Lecherous – Satyrs would be quietly amused by this Weaknesses’ repeated, naïve and presumptuous references to the “opposite” and “other” sex. Satyrs want to have sex with you, your brother, your sister, and your belt pouch.
Pariah – Trolls, goblins and many others face a lot of overt racism in Uresia, ranging from outright fear and hostility in rural areas where they’re seldom encountered to a kind of condescending oh-look-Muffy-a-primitive acceptance in more cosmopolitan circles.
Soft Spot – Culinary and scholarly versions are notably common in certain types of characters.
Some Closing Notes, on Magic
You can faithfully evoke the character of any of Uresia’s magical flavors by creatively choosing Abilities (and spells) to suit the plain English descriptions in Uresia. Of course, OVA magic (or, specifically, the Arcane Magic and Witchcraft Magic abilities) is inherently improvisational … in game terms, there’s no specific limit on the number of different effect any spell-caster can achieve, and only a few built-in OVA mechanics for applying self-imposed limitations to make “styles” of magic differ in utility.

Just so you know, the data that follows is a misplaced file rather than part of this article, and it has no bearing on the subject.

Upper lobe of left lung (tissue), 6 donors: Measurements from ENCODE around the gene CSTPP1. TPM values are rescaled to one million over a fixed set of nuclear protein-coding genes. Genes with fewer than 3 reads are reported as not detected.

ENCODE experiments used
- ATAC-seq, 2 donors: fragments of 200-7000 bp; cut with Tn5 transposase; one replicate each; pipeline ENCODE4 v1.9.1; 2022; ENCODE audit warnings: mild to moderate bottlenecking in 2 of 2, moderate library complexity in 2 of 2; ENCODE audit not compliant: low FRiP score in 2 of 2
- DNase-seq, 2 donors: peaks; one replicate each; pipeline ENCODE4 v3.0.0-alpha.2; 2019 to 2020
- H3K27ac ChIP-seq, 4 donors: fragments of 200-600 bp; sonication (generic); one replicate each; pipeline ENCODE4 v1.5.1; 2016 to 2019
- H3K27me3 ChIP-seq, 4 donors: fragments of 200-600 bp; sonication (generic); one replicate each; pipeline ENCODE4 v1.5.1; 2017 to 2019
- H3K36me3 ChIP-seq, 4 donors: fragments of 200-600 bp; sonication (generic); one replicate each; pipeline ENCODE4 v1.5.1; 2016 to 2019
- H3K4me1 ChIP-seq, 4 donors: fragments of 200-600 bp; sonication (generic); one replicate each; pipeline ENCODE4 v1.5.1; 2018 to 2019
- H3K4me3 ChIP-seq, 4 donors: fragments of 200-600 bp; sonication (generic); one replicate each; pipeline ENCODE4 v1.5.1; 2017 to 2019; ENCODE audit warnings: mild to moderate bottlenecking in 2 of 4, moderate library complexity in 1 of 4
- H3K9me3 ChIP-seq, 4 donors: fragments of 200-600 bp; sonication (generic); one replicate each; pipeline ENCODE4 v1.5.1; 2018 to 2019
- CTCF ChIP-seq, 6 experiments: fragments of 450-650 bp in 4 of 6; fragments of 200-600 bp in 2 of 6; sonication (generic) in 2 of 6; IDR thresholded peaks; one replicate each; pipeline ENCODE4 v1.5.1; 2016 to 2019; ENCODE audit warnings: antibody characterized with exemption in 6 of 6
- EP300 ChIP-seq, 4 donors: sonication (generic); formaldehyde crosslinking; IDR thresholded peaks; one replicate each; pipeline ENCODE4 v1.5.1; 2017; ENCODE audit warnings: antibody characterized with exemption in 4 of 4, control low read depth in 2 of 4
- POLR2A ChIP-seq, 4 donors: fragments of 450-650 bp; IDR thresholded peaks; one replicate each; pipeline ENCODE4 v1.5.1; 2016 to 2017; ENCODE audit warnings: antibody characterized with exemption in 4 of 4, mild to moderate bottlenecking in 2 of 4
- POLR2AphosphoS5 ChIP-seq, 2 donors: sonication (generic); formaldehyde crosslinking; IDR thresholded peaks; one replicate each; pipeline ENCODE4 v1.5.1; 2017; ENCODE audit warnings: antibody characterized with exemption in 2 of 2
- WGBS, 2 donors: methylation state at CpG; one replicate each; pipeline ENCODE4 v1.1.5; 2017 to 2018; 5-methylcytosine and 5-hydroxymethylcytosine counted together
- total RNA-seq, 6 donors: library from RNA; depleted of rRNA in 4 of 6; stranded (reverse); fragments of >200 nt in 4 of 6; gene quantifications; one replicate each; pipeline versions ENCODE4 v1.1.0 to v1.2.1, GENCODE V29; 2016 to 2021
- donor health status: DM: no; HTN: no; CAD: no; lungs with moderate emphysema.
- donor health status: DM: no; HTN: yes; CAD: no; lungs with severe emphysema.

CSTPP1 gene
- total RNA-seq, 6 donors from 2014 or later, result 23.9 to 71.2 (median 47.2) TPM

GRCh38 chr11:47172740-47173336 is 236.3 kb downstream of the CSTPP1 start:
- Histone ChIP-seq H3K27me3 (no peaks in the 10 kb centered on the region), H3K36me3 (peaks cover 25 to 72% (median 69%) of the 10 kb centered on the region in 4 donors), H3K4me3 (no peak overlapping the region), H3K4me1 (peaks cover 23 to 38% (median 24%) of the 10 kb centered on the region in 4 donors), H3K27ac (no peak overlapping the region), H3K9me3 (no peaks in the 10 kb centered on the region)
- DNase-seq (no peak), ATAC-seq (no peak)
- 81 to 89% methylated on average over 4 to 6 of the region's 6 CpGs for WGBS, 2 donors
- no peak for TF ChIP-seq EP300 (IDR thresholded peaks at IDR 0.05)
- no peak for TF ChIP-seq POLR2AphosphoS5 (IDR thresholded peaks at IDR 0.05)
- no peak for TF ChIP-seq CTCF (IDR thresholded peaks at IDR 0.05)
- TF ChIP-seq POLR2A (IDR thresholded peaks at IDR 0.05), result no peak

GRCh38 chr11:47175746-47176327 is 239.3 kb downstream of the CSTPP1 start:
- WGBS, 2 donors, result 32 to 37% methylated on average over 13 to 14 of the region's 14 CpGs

For the most part, that works in your favor in a Uresia game, since to a large extent the magical motifs really are just motifs, especially for the more powerful forms (Yemite necromancy, Sindran sorcery, Rindenland tall-pointy-hat wizarding) any of which can do anything, really – just with different colored lights, noises, poses, and residual smells. To open a stubborn stone door, a Sindran might call on the precise Formula of Yarnax to split the stone asunder with a stroke of purple lightning, the Rindenland wizard might call on elemental spirits to coax it aside, and the Necromancer would raise a small horde of skeletons to haul it away, but they’d all get the job done one way or another.